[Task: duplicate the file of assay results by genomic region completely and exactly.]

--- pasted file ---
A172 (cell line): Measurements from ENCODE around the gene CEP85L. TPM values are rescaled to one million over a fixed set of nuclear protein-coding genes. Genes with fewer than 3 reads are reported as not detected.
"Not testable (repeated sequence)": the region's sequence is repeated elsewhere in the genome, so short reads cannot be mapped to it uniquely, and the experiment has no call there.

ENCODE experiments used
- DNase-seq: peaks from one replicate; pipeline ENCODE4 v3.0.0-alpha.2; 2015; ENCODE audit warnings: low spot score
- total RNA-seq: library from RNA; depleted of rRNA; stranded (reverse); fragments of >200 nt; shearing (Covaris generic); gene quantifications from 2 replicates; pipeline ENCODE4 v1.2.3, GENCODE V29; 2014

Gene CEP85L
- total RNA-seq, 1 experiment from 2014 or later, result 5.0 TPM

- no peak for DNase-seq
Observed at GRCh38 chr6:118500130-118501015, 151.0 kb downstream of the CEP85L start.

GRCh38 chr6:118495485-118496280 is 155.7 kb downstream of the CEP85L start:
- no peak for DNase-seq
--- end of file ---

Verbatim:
A172 (cell line): Measurements from ENCODE around the gene CEP85L. TPM values are rescaled to one million over a fixed set of nuclear protein-coding genes. Genes with fewer than 3 reads are reported as not detected.
"Not testable (repeated sequence)": the region's sequence is repeated elsewhere in the genome, so short reads cannot be mapped to it uniquely, and the experiment has no call there.

ENCODE experiments used
- DNase-seq: peaks from one replicate; pipeline ENCODE4 v3.0.0-alpha.2; 2015; ENCODE audit warnings: low spot score
- total RNA-seq: library from RNA; depleted of rRNA; stranded (reverse); fragments of >200 nt; shearing (Covaris generic); gene quantifications from 2 replicates; pipeline ENCODE4 v1.2.3, GENCODE V29; 2014

Gene CEP85L
- total RNA-seq, 1 experiment from 2014 or later, result 5.0 TPM

- no peak for DNase-seq
Observed at GRCh38 chr6:118500130-118501015, 151.0 kb downstream of the CEP85L start.

GRCh38 chr6:118495485-118496280 is 155.7 kb downstream of the CEP85L start:
- no peak for DNase-seq